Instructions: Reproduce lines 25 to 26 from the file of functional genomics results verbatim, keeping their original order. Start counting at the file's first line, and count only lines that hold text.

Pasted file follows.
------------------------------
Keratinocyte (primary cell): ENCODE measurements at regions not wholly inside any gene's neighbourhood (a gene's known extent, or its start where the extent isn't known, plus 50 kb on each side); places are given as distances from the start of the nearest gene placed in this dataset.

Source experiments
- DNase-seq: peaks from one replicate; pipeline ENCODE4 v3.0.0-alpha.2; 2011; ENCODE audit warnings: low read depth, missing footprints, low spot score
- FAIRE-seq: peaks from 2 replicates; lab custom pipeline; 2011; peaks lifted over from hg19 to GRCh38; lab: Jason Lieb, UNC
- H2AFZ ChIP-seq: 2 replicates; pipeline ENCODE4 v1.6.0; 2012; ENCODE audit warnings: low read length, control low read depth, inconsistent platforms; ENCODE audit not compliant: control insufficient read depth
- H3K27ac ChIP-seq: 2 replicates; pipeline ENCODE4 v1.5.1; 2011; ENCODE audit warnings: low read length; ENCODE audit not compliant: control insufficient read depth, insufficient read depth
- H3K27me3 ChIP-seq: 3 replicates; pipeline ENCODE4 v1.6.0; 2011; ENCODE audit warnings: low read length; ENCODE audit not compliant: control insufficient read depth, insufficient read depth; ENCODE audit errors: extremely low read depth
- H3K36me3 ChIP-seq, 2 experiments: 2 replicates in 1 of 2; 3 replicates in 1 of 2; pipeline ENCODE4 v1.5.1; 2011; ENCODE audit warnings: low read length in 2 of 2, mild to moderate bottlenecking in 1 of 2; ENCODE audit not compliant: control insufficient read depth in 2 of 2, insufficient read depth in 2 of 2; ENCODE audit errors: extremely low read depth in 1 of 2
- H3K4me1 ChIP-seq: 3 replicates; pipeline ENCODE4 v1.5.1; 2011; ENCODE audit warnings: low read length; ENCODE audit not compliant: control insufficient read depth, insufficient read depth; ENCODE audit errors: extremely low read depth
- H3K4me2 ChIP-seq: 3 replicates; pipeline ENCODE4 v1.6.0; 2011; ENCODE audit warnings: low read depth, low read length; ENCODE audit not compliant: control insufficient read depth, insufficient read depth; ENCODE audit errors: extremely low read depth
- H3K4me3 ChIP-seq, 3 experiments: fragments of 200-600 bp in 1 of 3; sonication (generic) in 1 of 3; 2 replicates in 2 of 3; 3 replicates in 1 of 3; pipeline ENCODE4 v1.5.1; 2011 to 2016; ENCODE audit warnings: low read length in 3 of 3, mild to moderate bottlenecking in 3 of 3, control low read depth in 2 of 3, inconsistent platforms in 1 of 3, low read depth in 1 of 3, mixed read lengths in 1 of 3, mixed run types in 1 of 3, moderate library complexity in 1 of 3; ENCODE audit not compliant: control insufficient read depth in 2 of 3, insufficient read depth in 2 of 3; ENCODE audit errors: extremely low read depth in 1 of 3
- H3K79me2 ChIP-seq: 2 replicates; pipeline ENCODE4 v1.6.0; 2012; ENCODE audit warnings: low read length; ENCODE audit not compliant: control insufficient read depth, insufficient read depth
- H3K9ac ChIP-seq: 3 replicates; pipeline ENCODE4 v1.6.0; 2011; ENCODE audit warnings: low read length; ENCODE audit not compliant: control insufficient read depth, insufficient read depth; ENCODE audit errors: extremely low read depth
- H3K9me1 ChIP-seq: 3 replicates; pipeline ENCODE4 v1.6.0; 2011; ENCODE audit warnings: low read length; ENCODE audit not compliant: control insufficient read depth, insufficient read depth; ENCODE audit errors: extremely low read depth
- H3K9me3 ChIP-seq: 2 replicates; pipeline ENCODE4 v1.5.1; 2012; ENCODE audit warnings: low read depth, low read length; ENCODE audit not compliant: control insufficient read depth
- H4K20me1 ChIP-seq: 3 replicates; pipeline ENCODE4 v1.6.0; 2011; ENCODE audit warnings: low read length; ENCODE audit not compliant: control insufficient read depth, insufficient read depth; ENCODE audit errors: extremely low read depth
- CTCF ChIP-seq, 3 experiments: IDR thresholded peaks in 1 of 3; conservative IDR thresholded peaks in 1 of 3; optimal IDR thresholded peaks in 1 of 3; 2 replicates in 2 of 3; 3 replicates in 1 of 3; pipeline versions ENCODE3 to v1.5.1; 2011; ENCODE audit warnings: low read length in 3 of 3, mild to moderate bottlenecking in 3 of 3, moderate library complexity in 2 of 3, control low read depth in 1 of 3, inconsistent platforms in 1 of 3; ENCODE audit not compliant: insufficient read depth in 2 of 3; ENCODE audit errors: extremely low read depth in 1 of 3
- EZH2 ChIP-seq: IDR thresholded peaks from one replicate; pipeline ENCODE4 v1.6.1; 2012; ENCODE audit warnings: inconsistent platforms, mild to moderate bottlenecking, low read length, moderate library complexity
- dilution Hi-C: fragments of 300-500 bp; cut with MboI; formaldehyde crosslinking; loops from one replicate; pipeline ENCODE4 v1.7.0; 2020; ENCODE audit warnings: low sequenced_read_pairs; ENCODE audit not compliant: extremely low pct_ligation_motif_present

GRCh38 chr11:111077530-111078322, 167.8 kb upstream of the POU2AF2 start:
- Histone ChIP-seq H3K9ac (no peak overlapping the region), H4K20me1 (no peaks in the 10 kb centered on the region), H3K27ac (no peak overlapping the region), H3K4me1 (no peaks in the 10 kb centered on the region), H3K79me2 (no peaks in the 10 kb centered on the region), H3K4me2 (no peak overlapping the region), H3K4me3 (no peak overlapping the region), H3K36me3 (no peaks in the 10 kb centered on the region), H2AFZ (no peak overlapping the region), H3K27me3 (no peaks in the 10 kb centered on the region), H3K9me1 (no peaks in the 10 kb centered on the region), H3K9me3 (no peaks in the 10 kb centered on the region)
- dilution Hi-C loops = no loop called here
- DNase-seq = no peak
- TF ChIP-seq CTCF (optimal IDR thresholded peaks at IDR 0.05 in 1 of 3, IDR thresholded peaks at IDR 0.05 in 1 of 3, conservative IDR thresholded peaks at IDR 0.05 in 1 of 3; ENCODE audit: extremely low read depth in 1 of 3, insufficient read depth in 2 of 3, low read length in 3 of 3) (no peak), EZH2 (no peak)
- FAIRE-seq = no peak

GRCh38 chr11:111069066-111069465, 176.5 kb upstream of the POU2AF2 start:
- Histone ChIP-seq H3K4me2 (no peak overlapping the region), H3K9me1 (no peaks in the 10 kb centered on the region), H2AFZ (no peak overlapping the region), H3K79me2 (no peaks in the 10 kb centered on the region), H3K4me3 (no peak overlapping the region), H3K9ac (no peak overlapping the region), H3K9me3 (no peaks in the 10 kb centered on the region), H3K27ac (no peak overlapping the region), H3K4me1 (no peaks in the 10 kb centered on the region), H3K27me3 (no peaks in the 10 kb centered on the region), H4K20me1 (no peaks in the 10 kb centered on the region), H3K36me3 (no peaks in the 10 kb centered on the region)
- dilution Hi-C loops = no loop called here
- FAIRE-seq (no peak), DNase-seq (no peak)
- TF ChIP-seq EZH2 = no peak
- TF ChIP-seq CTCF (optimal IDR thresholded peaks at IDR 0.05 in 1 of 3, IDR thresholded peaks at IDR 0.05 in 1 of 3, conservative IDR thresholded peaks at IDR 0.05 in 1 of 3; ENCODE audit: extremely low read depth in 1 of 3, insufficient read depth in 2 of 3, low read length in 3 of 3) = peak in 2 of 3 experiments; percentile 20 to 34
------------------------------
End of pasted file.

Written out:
- FAIRE-seq = no peak

GRCh38 chr11:111069066-111069465, 176.5 kb upstream of the POU2AF2 start: